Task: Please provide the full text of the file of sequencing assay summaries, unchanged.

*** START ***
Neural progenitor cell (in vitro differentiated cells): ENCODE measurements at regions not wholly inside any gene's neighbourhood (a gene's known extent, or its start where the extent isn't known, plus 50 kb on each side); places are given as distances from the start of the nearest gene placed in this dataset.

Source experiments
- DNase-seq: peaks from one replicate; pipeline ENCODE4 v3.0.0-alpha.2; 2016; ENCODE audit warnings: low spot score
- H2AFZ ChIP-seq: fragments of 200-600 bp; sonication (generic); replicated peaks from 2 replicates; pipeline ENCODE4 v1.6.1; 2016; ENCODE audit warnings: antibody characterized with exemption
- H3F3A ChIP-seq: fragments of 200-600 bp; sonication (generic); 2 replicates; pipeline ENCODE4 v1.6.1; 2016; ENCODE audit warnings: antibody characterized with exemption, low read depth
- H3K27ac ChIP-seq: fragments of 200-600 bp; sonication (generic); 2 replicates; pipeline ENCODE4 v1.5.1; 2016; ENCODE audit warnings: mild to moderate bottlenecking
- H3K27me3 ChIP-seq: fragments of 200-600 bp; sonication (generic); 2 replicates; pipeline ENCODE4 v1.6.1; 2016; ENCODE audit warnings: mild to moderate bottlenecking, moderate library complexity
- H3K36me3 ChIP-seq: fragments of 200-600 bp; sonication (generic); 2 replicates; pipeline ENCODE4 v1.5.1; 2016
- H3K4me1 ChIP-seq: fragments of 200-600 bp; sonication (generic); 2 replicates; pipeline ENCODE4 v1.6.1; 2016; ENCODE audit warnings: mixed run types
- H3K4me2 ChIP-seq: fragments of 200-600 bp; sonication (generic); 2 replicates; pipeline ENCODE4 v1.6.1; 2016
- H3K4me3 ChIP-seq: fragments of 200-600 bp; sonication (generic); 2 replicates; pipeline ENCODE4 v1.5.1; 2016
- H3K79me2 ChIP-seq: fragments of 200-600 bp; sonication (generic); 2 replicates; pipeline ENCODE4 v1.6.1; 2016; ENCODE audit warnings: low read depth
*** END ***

Neural progenitor cell (in vitro differentiated cells): ENCODE measurements at regions not wholly inside any gene's neighbourhood (a gene's known extent, or its start where the extent isn't known, plus 50 kb on each side); places are given as distances from the start of the nearest gene placed in this dataset.

Source experiments
- DNase-seq: peaks from one replicate; pipeline ENCODE4 v3.0.0-alpha.2; 2016; ENCODE audit warnings: low spot score
- H2AFZ ChIP-seq: fragments of 200-600 bp; sonication (generic); replicated peaks from 2 replicates; pipeline ENCODE4 v1.6.1; 2016; ENCODE audit warnings: antibody characterized with exemption
- H3F3A ChIP-seq: fragments of 200-600 bp; sonication (generic); 2 replicates; pipeline ENCODE4 v1.6.1; 2016; ENCODE audit warnings: antibody characterized with exemption, low read depth
- H3K27ac ChIP-seq: fragments of 200-600 bp; sonication (generic); 2 replicates; pipeline ENCODE4 v1.5.1; 2016; ENCODE audit warnings: mild to moderate bottlenecking
- H3K27me3 ChIP-seq: fragments of 200-600 bp; sonication (generic); 2 replicates; pipeline ENCODE4 v1.6.1; 2016; ENCODE audit warnings: mild to moderate bottlenecking, moderate library complexity
- H3K36me3 ChIP-seq: fragments of 200-600 bp; sonication (generic); 2 replicates; pipeline ENCODE4 v1.5.1; 2016
- H3K4me1 ChIP-seq: fragments of 200-600 bp; sonication (generic); 2 replicates; pipeline ENCODE4 v1.6.1; 2016; ENCODE audit warnings: mixed run types
- H3K4me2 ChIP-seq: fragments of 200-600 bp; sonication (generic); 2 replicates; pipeline ENCODE4 v1.6.1; 2016
- H3K4me3 ChIP-seq: fragments of 200-600 bp; sonication (generic); 2 replicates; pipeline ENCODE4 v1.5.1; 2016
- H3K79me2 ChIP-seq: fragments of 200-600 bp; sonication (generic); 2 replicates; pipeline ENCODE4 v1.6.1; 2016; ENCODE audit warnings: low read depth